Here's a day-brightener for friends, fellow readers and writers. It's an excerpt from my LIGHTEN UP which is now on Kindle for $0.99.
Tis the season of more feelings than Peace on Earth and jolly whoopee. If the madding crowd doesn't stampede and stomp you to death in the mall, and you don't have a stroke from frustration trying to find someone to wait on you, the other shoppers will take deadly aim at you as you cringe in your car at the mercy of traffic lights (both working and non-working) in the snarl of traffic where you've got hemmed in and can't move in any direction.
All the scary scenes aren't in the movies set on a dark and stormy night. Some of them are right out in bright sunlight in the middle of a mob of lunitics, all bad-mouthing each other for the delay in their ritual celebration of peace on earth, good will toward men (which doesn't include their vehicles.)
The worst is yet to come. Some of the things you'e had delivered or managed to get into the trunk of your car are in boxes stenciled with the three words that can make any family man's blood run cold - Some Assembly Required. This is the absolute epitome of understatement. What's in that innocent looking cardboard carton is a lot of bits and pieces along with a little plastic sack labeled hardware. There's also a leaflet with 'simple' instructions for the simpleton who bought the thing. Included, is a picture of the product the way it's supposed to look - if all the pieces are there; you have an engineering degree; and there are no interruptions; and you are blessed with the patience of Job.
You lay out all the neatly numbered pieces, never mind the hardware yet. This is the point where you notice the instructions are in English, Spanish, and French, implying any simpleton in any location in the world should be able to do this job, so you should be able to also. This is the first stab of self coubt packed into this Pandora's Box of troubles.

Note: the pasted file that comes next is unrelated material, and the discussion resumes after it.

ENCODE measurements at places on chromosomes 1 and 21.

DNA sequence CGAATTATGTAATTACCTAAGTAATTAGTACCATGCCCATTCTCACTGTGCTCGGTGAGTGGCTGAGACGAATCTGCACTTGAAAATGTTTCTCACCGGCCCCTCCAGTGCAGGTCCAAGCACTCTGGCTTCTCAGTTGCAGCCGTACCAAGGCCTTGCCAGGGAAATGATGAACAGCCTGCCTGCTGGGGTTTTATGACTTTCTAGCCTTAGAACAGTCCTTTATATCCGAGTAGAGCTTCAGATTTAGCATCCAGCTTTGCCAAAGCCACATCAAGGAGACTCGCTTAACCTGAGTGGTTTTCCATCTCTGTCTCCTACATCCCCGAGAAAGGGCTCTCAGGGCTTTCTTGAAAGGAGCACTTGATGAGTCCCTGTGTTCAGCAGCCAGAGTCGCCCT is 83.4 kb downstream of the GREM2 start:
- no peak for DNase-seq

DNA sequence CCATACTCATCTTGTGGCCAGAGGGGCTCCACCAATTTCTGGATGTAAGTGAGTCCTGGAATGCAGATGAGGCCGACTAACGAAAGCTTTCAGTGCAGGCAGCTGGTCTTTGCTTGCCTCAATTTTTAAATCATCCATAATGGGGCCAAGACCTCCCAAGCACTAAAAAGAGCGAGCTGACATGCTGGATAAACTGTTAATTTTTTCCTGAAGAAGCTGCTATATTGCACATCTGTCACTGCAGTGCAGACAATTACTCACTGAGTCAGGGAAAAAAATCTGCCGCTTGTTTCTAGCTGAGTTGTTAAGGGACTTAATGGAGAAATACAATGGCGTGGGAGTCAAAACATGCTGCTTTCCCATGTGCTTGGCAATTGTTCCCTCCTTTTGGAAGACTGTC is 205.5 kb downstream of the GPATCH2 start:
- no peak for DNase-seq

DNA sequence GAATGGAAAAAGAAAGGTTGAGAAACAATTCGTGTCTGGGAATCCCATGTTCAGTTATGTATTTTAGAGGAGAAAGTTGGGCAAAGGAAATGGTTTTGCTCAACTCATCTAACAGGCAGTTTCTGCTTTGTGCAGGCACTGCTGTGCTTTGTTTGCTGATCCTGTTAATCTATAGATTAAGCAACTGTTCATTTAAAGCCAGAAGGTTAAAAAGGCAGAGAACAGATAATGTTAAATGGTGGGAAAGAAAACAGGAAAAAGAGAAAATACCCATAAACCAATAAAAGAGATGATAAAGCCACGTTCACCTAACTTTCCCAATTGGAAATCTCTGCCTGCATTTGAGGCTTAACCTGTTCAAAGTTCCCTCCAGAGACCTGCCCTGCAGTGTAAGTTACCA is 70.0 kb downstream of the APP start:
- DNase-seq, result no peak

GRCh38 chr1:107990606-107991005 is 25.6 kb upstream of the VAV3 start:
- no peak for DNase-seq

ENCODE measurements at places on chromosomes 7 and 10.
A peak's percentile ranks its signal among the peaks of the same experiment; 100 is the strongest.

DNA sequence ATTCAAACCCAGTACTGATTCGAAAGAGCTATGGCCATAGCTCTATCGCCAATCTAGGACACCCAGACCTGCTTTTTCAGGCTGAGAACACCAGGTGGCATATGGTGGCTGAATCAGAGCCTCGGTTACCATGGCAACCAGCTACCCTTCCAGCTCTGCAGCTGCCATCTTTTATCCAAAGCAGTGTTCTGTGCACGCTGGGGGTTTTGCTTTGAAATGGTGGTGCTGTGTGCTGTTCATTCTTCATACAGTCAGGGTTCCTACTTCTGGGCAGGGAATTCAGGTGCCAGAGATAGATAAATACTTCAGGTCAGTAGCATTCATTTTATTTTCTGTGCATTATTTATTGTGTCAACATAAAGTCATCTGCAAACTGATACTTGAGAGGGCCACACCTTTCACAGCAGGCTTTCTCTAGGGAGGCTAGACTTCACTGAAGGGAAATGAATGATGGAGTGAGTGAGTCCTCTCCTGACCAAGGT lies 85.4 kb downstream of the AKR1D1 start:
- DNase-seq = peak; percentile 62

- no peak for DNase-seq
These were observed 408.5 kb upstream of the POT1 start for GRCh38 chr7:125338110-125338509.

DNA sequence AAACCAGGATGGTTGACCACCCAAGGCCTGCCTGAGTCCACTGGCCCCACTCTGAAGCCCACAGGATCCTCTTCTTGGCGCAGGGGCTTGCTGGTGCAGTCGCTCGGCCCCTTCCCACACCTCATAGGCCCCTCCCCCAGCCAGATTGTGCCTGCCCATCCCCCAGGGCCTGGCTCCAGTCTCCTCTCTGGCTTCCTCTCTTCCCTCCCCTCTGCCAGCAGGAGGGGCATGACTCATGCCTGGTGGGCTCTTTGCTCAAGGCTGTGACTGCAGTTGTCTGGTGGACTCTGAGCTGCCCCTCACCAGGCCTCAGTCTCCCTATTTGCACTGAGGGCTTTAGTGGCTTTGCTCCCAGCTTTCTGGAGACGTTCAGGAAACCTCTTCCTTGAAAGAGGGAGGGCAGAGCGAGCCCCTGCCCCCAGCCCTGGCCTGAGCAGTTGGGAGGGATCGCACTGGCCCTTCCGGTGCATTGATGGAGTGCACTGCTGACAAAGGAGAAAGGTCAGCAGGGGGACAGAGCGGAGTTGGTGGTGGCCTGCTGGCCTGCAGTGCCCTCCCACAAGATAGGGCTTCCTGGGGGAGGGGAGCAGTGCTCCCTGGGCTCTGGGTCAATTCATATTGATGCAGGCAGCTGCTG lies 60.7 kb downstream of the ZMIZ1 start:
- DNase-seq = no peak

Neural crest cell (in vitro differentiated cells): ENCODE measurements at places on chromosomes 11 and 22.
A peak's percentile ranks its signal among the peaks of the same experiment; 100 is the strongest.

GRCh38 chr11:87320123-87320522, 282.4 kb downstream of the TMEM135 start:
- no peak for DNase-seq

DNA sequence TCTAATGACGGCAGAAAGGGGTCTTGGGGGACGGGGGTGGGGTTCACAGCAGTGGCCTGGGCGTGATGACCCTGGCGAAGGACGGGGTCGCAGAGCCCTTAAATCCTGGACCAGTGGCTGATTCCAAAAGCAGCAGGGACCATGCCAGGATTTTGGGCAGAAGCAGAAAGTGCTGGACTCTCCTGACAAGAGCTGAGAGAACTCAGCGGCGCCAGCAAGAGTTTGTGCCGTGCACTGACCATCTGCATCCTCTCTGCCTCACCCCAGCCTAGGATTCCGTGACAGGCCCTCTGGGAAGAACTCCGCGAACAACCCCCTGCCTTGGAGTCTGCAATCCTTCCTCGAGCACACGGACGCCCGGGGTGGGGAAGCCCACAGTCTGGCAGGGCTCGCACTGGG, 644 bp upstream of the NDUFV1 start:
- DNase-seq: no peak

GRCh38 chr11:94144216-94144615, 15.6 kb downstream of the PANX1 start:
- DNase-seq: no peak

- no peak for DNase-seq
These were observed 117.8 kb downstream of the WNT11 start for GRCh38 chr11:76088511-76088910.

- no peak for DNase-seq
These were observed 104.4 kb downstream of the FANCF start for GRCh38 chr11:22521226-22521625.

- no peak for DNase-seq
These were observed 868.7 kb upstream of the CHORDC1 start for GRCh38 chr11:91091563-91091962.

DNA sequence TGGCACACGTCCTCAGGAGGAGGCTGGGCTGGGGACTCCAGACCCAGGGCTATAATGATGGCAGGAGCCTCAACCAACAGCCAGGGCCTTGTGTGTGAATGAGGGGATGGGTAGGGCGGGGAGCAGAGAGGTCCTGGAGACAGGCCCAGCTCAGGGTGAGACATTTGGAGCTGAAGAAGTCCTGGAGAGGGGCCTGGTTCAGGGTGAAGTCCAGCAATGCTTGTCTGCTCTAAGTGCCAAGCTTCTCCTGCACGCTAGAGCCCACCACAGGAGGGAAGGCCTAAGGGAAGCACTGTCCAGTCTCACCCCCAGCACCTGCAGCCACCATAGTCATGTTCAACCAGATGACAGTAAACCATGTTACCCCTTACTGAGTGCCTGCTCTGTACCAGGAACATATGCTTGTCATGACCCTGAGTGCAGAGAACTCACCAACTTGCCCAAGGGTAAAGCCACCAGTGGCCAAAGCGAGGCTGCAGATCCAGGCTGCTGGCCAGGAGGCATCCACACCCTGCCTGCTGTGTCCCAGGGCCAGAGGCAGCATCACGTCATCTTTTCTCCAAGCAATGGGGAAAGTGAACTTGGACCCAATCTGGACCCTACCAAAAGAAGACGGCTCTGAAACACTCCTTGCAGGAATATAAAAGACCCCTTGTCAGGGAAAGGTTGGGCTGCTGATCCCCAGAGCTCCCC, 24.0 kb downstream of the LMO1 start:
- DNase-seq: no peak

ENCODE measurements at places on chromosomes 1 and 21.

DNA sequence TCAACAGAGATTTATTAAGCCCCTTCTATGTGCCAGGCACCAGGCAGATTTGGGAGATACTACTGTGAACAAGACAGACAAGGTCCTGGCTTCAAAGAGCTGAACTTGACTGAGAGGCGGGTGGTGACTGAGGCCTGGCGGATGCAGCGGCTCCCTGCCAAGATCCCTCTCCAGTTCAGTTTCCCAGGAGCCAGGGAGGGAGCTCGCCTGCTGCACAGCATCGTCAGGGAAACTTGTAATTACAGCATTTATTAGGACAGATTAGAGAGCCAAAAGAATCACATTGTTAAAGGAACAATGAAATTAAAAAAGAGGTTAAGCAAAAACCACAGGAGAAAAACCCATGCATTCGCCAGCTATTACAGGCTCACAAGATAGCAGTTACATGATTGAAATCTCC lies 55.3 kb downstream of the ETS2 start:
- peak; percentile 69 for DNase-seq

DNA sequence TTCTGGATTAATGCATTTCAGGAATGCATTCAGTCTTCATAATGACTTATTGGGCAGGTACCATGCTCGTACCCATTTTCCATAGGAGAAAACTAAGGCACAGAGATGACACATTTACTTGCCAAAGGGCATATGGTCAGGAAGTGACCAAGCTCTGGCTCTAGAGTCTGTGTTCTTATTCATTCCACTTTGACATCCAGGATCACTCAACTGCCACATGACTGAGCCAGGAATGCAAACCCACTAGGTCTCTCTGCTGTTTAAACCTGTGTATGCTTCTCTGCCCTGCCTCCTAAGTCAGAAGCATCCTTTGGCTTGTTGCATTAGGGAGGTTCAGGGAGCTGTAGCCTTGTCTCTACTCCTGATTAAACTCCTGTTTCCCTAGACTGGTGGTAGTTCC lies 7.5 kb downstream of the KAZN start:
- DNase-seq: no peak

All the big and little odd shaped pieces have numbers or letters on them. Some of them have both, the hardware too. It helps to keep the picture of the finished product where you can see it. It may begin to look like you're getting there by the time you get most of it assembled. In some cases reasembled, because piece E should have been insered in chunk 10A before putting 10A into slot 2B.
By now you are sure you will be through by Christmas. But Christmas what year? The next stage is when the monster, if you use just a little imagination, resembles the pictue of the finished product. So you decide you can do witout shelves three and four. And what difference does it make if you don't put on that door that you had on upside down and had to remove on that extra shelf? Who need it, anyway? The thing is now functional and somewhat resembles the picture, give or take a couple of shelves. So you call it done.
The struggle it took to get that far makes you wonder how the French and Spanish buyers made out with their projects. As you close the instructions, on the back side of the brochure there's more print in some other foreign language. The picture looks like a screwdriver being inserted into an electical outlet. I bet that cuts down on the number of complaints!
Break's over - Merry Christmas! :-)